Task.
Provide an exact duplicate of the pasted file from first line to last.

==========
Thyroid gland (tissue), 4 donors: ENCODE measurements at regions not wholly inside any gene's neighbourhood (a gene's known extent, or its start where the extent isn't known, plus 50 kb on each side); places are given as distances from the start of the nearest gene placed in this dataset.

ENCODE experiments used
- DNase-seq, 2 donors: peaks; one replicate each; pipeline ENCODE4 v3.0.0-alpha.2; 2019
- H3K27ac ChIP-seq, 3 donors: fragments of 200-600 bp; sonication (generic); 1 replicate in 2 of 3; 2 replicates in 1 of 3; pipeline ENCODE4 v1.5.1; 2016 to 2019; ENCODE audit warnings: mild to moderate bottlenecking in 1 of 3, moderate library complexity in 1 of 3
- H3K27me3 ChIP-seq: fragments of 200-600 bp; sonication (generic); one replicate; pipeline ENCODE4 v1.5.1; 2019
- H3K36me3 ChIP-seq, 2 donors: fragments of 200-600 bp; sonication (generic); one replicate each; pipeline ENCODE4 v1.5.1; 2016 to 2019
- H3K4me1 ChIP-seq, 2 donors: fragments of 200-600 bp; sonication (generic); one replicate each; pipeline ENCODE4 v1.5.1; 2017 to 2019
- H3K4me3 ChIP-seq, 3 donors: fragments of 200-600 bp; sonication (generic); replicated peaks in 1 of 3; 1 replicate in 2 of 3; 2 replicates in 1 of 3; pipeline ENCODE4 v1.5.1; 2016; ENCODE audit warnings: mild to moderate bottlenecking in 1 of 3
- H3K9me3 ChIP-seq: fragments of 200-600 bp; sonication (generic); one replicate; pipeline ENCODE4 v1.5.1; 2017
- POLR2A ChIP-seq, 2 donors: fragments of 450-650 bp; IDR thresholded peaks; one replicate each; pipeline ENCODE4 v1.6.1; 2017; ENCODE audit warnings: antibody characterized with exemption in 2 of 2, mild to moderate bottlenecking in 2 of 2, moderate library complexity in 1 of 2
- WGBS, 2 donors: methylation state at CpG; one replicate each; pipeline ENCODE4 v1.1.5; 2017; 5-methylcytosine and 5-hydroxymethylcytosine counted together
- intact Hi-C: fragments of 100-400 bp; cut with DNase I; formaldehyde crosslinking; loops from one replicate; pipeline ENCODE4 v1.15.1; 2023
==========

Thyroid gland (tissue), 4 donors: ENCODE measurements at regions not wholly inside any gene's neighbourhood (a gene's known extent, or its start where the extent isn't known, plus 50 kb on each side); places are given as distances from the start of the nearest gene placed in this dataset.

ENCODE experiments used
- DNase-seq, 2 donors: peaks; one replicate each; pipeline ENCODE4 v3.0.0-alpha.2; 2019
- H3K27ac ChIP-seq, 3 donors: fragments of 200-600 bp; sonication (generic); 1 replicate in 2 of 3; 2 replicates in 1 of 3; pipeline ENCODE4 v1.5.1; 2016 to 2019; ENCODE audit warnings: mild to moderate bottlenecking in 1 of 3, moderate library complexity in 1 of 3
- H3K27me3 ChIP-seq: fragments of 200-600 bp; sonication (generic); one replicate; pipeline ENCODE4 v1.5.1; 2019
- H3K36me3 ChIP-seq, 2 donors: fragments of 200-600 bp; sonication (generic); one replicate each; pipeline ENCODE4 v1.5.1; 2016 to 2019
- H3K4me1 ChIP-seq, 2 donors: fragments of 200-600 bp; sonication (generic); one replicate each; pipeline ENCODE4 v1.5.1; 2017 to 2019
- H3K4me3 ChIP-seq, 3 donors: fragments of 200-600 bp; sonication (generic); replicated peaks in 1 of 3; 1 replicate in 2 of 3; 2 replicates in 1 of 3; pipeline ENCODE4 v1.5.1; 2016; ENCODE audit warnings: mild to moderate bottlenecking in 1 of 3
- H3K9me3 ChIP-seq: fragments of 200-600 bp; sonication (generic); one replicate; pipeline ENCODE4 v1.5.1; 2017
- POLR2A ChIP-seq, 2 donors: fragments of 450-650 bp; IDR thresholded peaks; one replicate each; pipeline ENCODE4 v1.6.1; 2017; ENCODE audit warnings: antibody characterized with exemption in 2 of 2, mild to moderate bottlenecking in 2 of 2, moderate library complexity in 1 of 2
- WGBS, 2 donors: methylation state at CpG; one replicate each; pipeline ENCODE4 v1.1.5; 2017; 5-methylcytosine and 5-hydroxymethylcytosine counted together
- intact Hi-C: fragments of 100-400 bp; cut with DNase I; formaldehyde crosslinking; loops from one replicate; pipeline ENCODE4 v1.15.1; 2023